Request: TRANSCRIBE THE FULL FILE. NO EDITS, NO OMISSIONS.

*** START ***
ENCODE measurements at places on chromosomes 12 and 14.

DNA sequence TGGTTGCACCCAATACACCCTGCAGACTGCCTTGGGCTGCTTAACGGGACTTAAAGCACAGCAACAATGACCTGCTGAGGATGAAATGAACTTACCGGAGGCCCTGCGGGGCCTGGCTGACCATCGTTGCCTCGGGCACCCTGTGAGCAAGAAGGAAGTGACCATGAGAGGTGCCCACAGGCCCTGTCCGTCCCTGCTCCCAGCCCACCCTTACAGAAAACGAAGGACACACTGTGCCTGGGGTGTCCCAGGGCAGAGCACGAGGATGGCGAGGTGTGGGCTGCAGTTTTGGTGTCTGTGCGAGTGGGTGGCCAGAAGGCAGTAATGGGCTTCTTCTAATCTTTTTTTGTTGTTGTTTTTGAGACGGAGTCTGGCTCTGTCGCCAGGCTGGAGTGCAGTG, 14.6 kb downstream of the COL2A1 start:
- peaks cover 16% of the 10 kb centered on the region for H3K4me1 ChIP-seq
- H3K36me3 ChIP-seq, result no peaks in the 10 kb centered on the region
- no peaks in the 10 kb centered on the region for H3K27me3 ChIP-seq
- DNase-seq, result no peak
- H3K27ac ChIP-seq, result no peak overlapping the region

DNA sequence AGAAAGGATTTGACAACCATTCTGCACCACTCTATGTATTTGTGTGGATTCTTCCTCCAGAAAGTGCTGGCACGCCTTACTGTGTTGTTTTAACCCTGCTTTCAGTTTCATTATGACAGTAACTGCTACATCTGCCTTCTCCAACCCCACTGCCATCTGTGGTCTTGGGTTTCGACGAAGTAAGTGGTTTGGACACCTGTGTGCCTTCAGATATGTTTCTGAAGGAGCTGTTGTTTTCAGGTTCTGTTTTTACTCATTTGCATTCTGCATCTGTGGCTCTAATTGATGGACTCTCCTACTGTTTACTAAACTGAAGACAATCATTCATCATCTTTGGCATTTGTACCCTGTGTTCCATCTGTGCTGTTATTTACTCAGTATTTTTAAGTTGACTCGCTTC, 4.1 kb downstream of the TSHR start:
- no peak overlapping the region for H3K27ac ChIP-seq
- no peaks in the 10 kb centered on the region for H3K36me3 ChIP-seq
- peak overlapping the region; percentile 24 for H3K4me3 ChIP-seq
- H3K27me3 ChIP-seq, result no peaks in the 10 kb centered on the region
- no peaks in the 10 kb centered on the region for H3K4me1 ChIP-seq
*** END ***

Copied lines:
ENCODE measurements at places on chromosomes 12 and 14.

DNA sequence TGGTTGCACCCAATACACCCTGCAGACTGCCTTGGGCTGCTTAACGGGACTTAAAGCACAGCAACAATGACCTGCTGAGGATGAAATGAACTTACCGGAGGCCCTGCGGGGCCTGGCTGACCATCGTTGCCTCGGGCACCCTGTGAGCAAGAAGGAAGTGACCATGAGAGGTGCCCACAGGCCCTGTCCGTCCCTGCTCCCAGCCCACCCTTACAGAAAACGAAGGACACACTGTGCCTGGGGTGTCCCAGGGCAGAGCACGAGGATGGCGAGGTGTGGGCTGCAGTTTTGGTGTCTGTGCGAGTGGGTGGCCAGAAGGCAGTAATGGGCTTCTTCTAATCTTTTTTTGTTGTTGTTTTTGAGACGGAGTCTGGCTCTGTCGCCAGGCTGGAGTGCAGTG, 14.6 kb downstream of the COL2A1 start:
- peaks cover 16% of the 10 kb centered on the region for H3K4me1 ChIP-seq
- H3K36me3 ChIP-seq, result no peaks in the 10 kb centered on the region
- no peaks in the 10 kb centered on the region for H3K27me3 ChIP-seq
- DNase-seq, result no peak
- H3K27ac ChIP-seq, result no peak overlapping the region

DNA sequence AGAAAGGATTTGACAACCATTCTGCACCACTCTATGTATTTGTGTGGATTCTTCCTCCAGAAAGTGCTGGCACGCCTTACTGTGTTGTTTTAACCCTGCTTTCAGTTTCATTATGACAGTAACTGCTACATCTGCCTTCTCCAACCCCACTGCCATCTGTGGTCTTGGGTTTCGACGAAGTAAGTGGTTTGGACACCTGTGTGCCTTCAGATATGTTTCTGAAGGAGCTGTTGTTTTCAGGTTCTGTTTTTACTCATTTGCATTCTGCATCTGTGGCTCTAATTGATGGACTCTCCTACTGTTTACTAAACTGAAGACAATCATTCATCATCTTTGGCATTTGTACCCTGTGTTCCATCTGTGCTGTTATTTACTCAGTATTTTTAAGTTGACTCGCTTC, 4.1 kb downstream of the TSHR start:
- no peak overlapping the region for H3K27ac ChIP-seq
- no peaks in the 10 kb centered on the region for H3K36me3 ChIP-seq
- peak overlapping the region; percentile 24 for H3K4me3 ChIP-seq
- H3K27me3 ChIP-seq, result no peaks in the 10 kb centered on the region
- no peaks in the 10 kb centered on the region for H3K4me1 ChIP-seq